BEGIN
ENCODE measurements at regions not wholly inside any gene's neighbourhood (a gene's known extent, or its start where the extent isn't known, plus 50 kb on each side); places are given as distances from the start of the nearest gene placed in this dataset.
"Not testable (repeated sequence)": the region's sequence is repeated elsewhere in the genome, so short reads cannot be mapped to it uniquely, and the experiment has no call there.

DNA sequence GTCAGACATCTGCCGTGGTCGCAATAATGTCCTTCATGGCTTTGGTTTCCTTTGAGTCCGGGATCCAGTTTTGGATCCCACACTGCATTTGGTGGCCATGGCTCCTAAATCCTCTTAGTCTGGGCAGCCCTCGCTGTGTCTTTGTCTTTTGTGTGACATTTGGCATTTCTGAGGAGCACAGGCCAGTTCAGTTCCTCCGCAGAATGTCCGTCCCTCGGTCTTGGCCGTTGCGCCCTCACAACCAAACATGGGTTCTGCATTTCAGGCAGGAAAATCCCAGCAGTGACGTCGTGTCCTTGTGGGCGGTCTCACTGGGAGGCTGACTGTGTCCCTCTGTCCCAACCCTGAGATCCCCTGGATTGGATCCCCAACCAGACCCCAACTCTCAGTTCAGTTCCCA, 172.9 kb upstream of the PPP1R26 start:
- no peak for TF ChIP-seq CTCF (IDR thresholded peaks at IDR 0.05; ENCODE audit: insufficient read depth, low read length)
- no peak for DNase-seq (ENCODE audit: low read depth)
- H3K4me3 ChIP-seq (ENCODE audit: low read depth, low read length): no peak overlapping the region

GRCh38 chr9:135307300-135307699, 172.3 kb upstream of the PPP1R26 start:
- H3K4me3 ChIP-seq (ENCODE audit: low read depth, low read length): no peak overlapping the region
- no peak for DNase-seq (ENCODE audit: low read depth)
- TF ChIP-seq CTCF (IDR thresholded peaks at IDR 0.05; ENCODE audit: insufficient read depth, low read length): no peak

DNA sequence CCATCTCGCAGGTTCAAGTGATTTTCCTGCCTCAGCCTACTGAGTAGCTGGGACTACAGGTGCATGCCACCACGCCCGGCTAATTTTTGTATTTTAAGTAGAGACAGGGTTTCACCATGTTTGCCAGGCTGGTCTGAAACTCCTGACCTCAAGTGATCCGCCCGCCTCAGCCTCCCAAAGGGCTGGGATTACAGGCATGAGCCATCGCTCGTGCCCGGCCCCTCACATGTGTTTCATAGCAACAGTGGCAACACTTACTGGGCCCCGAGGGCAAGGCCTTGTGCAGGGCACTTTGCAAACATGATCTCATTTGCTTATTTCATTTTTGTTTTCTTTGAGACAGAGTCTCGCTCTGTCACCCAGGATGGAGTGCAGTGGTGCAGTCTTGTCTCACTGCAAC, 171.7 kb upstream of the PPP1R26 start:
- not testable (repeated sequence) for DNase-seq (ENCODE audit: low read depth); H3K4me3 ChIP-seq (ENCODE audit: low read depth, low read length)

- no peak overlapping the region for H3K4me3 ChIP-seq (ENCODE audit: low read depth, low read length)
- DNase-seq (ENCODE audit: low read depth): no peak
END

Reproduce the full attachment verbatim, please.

ENCODE measurements at regions not wholly inside any gene's neighbourhood (a gene's known extent, or its start where the extent isn't known, plus 50 kb on each side); places are given as distances from the start of the nearest gene placed in this dataset.
"Not testable (repeated sequence)": the region's sequence is repeated elsewhere in the genome, so short reads cannot be mapped to it uniquely, and the experiment has no call there.

DNA sequence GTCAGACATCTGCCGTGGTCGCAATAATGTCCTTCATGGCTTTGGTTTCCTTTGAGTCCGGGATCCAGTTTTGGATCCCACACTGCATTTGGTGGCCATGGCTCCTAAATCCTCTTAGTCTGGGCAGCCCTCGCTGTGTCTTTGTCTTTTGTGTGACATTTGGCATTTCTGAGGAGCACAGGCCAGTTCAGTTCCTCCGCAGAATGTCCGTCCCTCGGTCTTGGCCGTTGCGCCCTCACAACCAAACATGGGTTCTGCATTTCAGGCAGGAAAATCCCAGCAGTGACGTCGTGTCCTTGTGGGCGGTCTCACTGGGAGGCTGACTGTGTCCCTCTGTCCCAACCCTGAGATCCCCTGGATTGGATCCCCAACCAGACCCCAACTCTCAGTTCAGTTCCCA, 172.9 kb upstream of the PPP1R26 start:
- no peak for TF ChIP-seq CTCF (IDR thresholded peaks at IDR 0.05; ENCODE audit: insufficient read depth, low read length)
- no peak for DNase-seq (ENCODE audit: low read depth)
- H3K4me3 ChIP-seq (ENCODE audit: low read depth, low read length): no peak overlapping the region

GRCh38 chr9:135307300-135307699, 172.3 kb upstream of the PPP1R26 start:
- H3K4me3 ChIP-seq (ENCODE audit: low read depth, low read length): no peak overlapping the region
- no peak for DNase-seq (ENCODE audit: low read depth)
- TF ChIP-seq CTCF (IDR thresholded peaks at IDR 0.05; ENCODE audit: insufficient read depth, low read length): no peak

DNA sequence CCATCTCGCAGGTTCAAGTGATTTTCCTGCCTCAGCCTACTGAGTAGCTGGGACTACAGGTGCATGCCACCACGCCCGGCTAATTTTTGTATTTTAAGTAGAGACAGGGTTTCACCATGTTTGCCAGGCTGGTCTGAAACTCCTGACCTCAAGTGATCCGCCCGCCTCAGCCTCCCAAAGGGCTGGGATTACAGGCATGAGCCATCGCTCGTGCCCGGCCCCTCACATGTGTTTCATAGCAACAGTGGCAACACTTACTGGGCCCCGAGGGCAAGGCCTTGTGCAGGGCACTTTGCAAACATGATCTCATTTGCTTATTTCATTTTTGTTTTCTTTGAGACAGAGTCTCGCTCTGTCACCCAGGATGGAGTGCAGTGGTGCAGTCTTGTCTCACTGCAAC, 171.7 kb upstream of the PPP1R26 start:
- not testable (repeated sequence) for DNase-seq (ENCODE audit: low read depth); H3K4me3 ChIP-seq (ENCODE audit: low read depth, low read length)

- no peak overlapping the region for H3K4me3 ChIP-seq (ENCODE audit: low read depth, low read length)
- DNase-seq (ENCODE audit: low read depth): no peak